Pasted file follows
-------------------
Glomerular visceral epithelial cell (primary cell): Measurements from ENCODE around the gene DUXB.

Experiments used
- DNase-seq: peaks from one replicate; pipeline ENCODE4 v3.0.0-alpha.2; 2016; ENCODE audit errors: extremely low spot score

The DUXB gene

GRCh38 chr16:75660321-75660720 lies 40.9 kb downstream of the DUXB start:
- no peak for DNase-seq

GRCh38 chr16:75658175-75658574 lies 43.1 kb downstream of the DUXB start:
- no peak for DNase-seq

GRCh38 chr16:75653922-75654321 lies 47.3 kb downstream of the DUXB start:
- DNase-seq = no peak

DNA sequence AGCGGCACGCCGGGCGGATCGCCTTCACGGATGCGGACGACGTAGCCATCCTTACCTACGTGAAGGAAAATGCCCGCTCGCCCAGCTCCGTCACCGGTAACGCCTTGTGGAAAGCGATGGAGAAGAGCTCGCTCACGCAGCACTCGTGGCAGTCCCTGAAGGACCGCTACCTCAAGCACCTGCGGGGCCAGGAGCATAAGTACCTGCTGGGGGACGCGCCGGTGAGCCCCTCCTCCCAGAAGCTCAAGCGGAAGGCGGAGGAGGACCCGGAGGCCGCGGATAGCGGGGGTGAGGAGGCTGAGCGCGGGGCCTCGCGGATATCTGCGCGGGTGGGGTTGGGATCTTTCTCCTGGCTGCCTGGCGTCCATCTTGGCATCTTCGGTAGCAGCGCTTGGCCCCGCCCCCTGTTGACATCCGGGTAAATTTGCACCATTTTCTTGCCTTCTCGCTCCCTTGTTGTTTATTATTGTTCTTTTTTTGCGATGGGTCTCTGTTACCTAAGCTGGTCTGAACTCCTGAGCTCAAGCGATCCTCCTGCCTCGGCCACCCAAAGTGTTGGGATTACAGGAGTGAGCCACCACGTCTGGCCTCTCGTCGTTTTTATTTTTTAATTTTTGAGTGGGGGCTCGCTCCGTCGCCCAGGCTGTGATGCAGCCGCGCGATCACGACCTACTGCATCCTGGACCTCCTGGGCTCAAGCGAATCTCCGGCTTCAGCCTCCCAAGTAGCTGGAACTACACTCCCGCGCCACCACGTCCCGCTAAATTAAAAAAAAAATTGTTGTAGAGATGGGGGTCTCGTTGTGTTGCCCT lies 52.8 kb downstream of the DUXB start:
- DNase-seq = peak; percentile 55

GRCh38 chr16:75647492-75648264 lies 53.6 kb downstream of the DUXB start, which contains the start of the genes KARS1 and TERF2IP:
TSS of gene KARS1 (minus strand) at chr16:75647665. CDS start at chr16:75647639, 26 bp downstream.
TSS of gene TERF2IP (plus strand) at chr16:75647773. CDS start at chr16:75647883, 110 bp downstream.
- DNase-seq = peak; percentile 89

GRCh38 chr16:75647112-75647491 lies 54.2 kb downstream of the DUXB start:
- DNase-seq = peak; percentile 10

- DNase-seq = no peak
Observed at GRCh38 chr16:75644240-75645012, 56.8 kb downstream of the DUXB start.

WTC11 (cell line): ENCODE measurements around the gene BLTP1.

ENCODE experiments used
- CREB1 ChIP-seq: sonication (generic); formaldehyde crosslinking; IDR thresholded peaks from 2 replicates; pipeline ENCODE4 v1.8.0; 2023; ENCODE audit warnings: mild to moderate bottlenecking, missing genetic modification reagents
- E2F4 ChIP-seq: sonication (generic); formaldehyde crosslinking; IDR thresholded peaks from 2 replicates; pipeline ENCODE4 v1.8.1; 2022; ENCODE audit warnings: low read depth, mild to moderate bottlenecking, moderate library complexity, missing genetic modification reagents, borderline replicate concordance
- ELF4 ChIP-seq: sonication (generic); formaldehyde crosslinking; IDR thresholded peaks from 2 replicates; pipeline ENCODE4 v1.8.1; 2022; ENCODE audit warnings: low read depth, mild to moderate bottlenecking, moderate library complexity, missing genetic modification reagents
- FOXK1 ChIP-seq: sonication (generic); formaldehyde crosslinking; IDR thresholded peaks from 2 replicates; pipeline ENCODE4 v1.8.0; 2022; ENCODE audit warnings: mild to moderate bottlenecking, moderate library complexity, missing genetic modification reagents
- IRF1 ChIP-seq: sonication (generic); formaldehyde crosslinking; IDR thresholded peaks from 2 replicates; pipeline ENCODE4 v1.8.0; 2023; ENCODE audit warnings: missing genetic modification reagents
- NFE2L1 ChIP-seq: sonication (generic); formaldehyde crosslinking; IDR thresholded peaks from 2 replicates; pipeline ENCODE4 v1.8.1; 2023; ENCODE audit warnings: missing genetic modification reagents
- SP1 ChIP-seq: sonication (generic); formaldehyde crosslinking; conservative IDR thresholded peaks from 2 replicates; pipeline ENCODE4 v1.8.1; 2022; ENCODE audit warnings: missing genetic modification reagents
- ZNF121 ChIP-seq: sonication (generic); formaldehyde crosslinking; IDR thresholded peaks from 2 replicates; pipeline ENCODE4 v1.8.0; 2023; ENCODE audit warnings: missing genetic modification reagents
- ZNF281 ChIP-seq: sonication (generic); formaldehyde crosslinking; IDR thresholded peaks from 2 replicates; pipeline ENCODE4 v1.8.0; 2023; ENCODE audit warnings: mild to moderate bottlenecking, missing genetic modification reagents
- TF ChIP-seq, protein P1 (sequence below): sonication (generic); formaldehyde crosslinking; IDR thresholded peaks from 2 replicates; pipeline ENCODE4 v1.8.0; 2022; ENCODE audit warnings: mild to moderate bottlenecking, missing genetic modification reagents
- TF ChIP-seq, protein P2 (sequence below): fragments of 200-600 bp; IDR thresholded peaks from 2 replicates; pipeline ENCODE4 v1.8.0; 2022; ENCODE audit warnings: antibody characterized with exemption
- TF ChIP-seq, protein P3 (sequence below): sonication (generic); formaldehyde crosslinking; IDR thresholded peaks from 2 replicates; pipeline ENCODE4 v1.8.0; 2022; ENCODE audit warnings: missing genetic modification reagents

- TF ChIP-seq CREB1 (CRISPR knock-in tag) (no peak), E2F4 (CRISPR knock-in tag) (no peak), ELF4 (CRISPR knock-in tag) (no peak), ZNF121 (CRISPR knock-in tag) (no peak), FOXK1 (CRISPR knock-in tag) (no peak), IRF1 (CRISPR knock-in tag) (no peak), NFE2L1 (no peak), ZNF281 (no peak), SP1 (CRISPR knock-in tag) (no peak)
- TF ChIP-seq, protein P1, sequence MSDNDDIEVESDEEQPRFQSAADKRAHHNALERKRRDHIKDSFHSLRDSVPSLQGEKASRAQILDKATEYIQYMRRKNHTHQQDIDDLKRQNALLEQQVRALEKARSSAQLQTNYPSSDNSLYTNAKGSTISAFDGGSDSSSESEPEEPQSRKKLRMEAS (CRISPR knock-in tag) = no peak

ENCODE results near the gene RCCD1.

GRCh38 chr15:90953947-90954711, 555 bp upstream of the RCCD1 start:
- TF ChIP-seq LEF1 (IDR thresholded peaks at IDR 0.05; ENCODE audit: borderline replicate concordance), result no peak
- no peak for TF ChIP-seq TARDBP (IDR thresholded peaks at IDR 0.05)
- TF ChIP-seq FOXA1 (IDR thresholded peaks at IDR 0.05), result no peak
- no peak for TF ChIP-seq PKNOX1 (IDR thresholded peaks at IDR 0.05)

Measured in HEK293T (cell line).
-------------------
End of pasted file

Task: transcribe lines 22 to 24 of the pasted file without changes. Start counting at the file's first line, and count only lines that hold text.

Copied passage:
ENCODE experiments used
- CREB1 ChIP-seq: sonication (generic); formaldehyde crosslinking; IDR thresholded peaks from 2 replicates; pipeline ENCODE4 v1.8.0; 2023; ENCODE audit warnings: mild to moderate bottlenecking, missing genetic modification reagents
- E2F4 ChIP-seq: sonication (generic); formaldehyde crosslinking; IDR thresholded peaks from 2 replicates; pipeline ENCODE4 v1.8.1; 2022; ENCODE audit warnings: low read depth, mild to moderate bottlenecking, moderate library complexity, missing genetic modification reagents, borderline replicate concordance